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From cellulite cream to dry brushes to foam rollers, there are a lot of products out there that claim to quickly eliminate those dimples on your thighs and butt. Here's the truth about cellulite treatments.

By Kathleen Felton
December 03, 2018

Thanks to the body positive movement, more and more women are proudly embracing so-called "imperfections," including stretch marks, scars, and cellulite—the dimpled, cottage cheese-like texture that can crop up on your thighs, butt, and stomach. Influencers from Anna Victoria to Ashley Graham are using their social media platforms to show how common cellulite is and to encourage followers to own theirs rather than cover it up.

We're all for embracing our bodies just the way they are and don't think anyone should feel pressured to eliminate their cellulite. But we also understand that some women are still bothered by these bumps. There's a lot of incorrect information floating around when it comes to cellulite, though—so if you decide you'd like to minimize yours, which strategies *actually* work?

RELATED: 6 Women Share Why They Don’t Let Cellulite Keep Them From Wearing a Bikini

What causes cellulite?

Got cellulite? You're in good company: About 90% of women develop it at some point in their lives. Even though it's incredibly common, there are many persistent myths about cellulite. Despite what you may read, cellulite is not caused by toxins in your body; it's also not necessarily a sign that you're out of shape. The truth is that you can be a supermodel or super-toned spin instructor and still have little dimples on your thighs.

Also true: Cellulite may be partly genetic. "If your mom and other women in your family have cellulite, you will probably also get cellulite," says New York City-based dermatologist Debra Jaliman, MD. It's also far more likely to affect women than men. Not only do we tend to carry more fat in cellulite-prone areas like the hips and thighs, but we have less supportive connective tissue, called fascia, that keeps skin looking taut.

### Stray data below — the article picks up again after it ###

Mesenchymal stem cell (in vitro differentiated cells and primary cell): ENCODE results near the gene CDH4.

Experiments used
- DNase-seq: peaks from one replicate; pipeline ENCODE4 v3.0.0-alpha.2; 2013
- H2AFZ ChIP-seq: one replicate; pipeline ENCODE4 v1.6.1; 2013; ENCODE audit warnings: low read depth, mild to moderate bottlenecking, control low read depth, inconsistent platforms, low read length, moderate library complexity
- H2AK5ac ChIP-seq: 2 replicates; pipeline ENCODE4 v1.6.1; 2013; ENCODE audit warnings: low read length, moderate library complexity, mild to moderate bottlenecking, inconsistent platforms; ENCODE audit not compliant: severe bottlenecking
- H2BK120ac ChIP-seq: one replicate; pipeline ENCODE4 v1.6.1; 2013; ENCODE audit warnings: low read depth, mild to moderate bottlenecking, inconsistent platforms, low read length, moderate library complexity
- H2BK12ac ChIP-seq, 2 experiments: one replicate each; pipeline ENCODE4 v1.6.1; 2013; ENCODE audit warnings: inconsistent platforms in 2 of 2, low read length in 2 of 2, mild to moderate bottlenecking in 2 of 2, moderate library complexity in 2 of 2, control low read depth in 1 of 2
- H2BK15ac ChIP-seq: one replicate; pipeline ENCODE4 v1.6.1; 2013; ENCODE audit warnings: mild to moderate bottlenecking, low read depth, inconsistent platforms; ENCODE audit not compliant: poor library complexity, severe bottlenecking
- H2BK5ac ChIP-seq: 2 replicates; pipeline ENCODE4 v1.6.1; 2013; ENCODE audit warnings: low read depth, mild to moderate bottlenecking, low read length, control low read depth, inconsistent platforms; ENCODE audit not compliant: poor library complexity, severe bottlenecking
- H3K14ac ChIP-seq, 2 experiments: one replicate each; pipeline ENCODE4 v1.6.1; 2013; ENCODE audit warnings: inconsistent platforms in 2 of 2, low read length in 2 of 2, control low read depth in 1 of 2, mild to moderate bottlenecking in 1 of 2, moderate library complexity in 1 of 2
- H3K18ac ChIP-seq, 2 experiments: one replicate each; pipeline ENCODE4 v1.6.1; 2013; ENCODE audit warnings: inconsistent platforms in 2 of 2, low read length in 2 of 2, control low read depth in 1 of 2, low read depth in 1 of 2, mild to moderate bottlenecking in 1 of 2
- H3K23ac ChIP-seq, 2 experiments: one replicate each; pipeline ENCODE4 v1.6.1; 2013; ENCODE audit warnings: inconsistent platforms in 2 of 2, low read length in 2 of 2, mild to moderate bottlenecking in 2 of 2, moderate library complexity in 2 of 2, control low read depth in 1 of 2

"[When] fat cells become too large, the compartments that hold the fat bulge and form uneven fat layers," Howard Sobel, MD, a New York City-based dermatologist, tells Health. "In women, the fibrous strands pull down on the skin, creating uneven, bumpy layers of fat—a.k.a. cellulite."

How to get rid of cellulite

It's definitely not a sexy, quick fix, but maintaining a healthy lifestyle in general can be helpful in making cellulite less noticeable. That includes not smoking, eating a well-balanced diet, regularly exercising, and drinking plenty of water. "When you're dehydrated, cellulite will be more pronounced," explains Dr. Jaliman.

If lifestyle changes aren't helping, consult a dermatologist. Dr. Sobel often recommends lasers such as Sculpsure and Vanquish to his patients ("They can liquefy fat cells and decrease the buildup of fatty tissue that causes cellulite," he says), as well as manual lymphatic drainage and body wraps. Dr. Jaliman is also a fan of non-invasive procedures such as lasers, radio frequency, and massage techniques. The caveat: "They do work, but the results are short-term," she says.

Prefer to try home remedies? Below are creams and home treatments that might help make your cellulite less noticeable, according to dermatologists.

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